return to treatments & some surprising news

It is update time. Last week I began my second set of eight five week cycles on Velcade (bortezomib) and dexamethasone. I am back in familiar surroundings, with a familiar nursing and staff team on the medical short stay unit at St. Paul's Hospital (8th floor). Yesterday was the second of four treatments in the first five week cycle. There is a new protocol in place on the unit to speed up the process of checking in, ordering the medication from the pharmacy, awaiting its arrival and then undergoing the injections. Yesterday I arrived at 8 am and was heading off to work at 9 am. It still seems a bit of  a wait for a two minute procedure but it is definitely an improvement. It is a peaceful interlude in the week as I rest in bed and enjoy the view of Vancouver's downtown and the north shore mountains, often chatting with other patients in the room who are also receiving treatment for one form of blood cancer or another. As during my first round of treatments, the main side effects are caused by the dexamethasone - namely, high energy and sleeplessness for a couple of days followed by fatigue for a couple days. With a three month interlude off of treatment I had almost forgotten what this feels like. It is a minor side effect relative to the effectiveness of the drugs. Still, it alters my week and reminds me that I am living a new normal.

Yesterday I received the most recent results of the blood test for protein free light chains (the bad guys we're trying to control to prevent damage from amyloidosis as well as multiple myeloma). The previous round of treatments with Velcade had reduced this down below 100 (my doctor's goal) getting all the way to 45 (with a reading in the normal range being between 3 and 19). When this was checked following my first five weeks after ending the initial forty week treatment on Velcade the kappa free light chains had already risen from 45 to 153. This, along with my allergic reaction to Revlimid (lenalidomide), is the reason that Velcade was approved for funding again. Yesterday's result - two months after the previous one - is 170. This is encouraging. Based on previous experience when not receiving treatment I was expecting the number to have continued to increase at a faster rate and to have been in the range of 250 or higher. Now we will wait to see how well the Velcade and dexamethesone works the second time around. I will receive my next free light chain results in thirty-five days and will hope that they will be on the way back down.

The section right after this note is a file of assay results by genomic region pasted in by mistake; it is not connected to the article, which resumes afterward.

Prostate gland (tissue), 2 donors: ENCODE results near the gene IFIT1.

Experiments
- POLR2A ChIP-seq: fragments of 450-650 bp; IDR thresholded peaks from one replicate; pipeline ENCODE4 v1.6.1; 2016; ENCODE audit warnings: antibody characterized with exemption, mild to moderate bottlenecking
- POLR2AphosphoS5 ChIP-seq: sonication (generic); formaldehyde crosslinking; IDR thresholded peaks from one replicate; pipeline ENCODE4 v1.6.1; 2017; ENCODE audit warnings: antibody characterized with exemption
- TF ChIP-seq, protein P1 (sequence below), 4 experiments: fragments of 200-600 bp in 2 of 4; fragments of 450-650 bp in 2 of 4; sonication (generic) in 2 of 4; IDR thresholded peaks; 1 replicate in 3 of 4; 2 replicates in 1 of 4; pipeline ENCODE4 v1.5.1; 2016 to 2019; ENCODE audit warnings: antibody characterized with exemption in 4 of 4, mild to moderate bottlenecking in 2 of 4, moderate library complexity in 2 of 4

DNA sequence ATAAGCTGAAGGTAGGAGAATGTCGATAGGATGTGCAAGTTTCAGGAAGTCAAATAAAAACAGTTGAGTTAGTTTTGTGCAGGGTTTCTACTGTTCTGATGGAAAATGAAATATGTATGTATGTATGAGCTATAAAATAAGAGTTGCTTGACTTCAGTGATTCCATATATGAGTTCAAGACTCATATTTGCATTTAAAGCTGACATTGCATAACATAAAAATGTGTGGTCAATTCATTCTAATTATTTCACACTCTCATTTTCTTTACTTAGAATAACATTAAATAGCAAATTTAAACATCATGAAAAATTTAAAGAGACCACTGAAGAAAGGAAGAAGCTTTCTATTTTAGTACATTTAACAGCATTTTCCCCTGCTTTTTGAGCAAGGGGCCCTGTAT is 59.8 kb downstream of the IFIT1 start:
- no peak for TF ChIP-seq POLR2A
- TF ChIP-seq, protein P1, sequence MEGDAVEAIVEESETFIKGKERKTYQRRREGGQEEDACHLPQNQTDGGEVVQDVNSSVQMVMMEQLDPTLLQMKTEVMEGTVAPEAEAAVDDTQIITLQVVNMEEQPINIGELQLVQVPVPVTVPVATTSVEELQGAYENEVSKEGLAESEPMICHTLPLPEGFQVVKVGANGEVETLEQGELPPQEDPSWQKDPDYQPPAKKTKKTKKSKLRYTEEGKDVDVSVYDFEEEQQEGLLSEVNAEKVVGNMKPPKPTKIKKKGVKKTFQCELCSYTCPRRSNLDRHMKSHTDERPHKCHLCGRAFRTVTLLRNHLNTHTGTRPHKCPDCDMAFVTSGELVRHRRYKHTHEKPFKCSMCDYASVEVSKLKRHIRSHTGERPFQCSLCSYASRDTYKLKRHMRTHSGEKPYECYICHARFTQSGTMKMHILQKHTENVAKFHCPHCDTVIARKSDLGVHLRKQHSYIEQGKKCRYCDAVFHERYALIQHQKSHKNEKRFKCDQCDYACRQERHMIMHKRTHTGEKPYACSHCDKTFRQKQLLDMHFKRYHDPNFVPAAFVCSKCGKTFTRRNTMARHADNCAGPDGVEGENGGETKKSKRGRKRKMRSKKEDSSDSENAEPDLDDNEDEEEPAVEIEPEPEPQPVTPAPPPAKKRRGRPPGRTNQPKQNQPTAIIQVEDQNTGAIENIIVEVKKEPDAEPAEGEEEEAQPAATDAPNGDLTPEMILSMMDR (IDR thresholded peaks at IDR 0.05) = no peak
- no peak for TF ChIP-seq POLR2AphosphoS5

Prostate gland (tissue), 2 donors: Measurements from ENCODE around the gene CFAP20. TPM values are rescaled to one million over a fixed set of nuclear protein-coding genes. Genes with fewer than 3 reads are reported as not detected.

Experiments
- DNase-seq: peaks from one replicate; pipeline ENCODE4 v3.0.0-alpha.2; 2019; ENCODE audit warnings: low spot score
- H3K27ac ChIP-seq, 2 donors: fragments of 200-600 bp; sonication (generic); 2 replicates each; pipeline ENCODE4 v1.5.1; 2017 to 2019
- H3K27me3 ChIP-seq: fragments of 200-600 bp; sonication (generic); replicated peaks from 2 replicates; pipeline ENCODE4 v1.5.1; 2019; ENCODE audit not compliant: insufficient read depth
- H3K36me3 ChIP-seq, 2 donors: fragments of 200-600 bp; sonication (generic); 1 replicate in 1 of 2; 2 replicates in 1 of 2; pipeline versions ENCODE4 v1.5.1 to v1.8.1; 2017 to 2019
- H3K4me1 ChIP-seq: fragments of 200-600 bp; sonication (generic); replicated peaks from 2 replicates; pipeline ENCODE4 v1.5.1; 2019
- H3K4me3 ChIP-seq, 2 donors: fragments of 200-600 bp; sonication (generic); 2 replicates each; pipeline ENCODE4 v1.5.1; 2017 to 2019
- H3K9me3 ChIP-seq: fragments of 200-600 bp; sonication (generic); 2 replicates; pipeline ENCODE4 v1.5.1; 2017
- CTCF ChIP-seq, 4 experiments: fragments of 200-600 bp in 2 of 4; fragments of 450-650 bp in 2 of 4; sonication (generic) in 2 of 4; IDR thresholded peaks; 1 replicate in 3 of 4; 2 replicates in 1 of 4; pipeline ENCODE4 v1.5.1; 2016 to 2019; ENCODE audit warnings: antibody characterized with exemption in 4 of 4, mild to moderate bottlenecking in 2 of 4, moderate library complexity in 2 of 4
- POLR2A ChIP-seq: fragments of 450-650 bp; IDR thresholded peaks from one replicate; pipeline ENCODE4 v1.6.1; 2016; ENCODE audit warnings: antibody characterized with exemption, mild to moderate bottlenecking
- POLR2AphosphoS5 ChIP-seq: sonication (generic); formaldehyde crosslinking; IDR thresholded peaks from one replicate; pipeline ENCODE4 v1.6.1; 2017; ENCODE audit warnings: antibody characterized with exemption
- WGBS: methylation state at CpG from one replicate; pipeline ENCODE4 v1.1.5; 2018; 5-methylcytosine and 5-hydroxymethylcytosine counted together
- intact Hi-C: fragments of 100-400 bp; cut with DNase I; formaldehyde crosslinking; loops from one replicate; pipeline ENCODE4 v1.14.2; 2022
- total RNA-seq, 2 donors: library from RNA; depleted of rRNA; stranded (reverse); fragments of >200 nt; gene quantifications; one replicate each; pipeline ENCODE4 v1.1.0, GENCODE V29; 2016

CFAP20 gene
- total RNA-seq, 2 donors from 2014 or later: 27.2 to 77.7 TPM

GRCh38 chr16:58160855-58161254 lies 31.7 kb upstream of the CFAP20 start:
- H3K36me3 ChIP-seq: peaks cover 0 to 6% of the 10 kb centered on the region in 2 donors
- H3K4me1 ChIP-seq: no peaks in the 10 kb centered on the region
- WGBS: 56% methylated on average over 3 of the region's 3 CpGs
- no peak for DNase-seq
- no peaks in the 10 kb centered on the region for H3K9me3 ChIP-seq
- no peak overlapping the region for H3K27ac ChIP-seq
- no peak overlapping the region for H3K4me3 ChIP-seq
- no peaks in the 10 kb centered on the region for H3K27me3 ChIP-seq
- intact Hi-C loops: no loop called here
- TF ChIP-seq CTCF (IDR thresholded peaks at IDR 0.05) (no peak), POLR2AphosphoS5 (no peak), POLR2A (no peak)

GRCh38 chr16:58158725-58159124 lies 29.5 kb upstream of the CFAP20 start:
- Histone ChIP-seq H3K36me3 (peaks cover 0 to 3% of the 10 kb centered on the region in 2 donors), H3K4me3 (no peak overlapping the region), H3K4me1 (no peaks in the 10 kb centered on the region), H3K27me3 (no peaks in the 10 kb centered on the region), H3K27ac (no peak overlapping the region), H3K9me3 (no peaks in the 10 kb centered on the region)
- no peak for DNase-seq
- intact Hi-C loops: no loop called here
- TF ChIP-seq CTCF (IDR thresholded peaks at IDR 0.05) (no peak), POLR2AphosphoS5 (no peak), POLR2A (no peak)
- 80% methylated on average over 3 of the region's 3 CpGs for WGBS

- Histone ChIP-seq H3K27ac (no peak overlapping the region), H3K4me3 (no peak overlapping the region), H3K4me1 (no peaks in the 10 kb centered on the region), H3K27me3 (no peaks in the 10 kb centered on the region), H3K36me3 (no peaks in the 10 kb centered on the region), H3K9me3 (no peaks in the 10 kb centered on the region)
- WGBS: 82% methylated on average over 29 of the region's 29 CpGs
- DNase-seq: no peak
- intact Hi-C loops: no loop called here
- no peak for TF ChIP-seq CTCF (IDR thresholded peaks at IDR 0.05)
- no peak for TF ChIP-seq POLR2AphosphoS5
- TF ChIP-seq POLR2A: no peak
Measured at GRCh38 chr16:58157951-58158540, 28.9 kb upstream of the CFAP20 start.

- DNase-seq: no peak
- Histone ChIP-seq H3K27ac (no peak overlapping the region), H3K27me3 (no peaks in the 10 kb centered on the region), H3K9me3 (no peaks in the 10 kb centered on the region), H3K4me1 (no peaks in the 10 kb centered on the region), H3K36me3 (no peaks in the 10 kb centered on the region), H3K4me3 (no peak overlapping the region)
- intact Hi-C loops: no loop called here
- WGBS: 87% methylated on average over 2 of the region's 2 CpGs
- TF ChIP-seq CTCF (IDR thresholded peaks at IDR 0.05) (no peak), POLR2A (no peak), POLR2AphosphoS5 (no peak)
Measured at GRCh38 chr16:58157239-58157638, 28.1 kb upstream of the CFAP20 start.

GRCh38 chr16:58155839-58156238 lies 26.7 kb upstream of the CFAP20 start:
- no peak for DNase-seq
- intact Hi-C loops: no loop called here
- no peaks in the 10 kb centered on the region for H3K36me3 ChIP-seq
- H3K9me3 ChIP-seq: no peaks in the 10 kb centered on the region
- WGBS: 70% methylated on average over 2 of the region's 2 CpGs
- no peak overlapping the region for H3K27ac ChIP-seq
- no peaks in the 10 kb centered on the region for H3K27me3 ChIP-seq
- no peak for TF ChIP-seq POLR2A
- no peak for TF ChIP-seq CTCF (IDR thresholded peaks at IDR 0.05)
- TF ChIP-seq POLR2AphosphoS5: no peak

On Monday this week I received the news that a piece I had written about being diagnosed with myeloma had been awarded first place in the theological reflection category of the 2013 Canadian Church Press Awards. I didn't realize that the editor of Mandate had nominated it and so was surprised and delighted to learn of the award. The article is posted at in the wilderness. One of the blessings of life on the other side of a cancer diagnosis has been the opportunity to write about what life on this side of such news is like. More than that, listening for and sharing the good news of the gospel from this location is, for me, a life-giving experience. I take the judge's comments about the article as an affirmation of the kind of life we, as a church and as a family, are seeking to live in the face of the adversity before us. Thank-you for your part in accompanying me in this wilderness. I pray for the same for anyone coping with a similar diagnosis. Here are the judge's words:

“This is a very strong and passionate article. It tells of one person’s and one congregation’s struggle to come to terms with an incurable condition. It tells also of the strong support that is possible for a congregation to demonstrate in a time of crisis. It is a lesson in how to handle this and other matters: calmly, prayerfully, openly and in consultation with others. Especially strong is the comparison of cancer with the wilderness journey. This is a very strong article about a man who has both given and received much help from his particular church family.”


  1. God bless you, my online friend. What a journey you're on and only God knows where it will lead. Your 'new normal' is a lesson for all of us who read this not to take our current normal or the future for granted! Surrender to the future that is in our Savior's hands is the only way. you are teaching so many people through your example and experience!

    1. Thanks for your encouraging words, Virginia.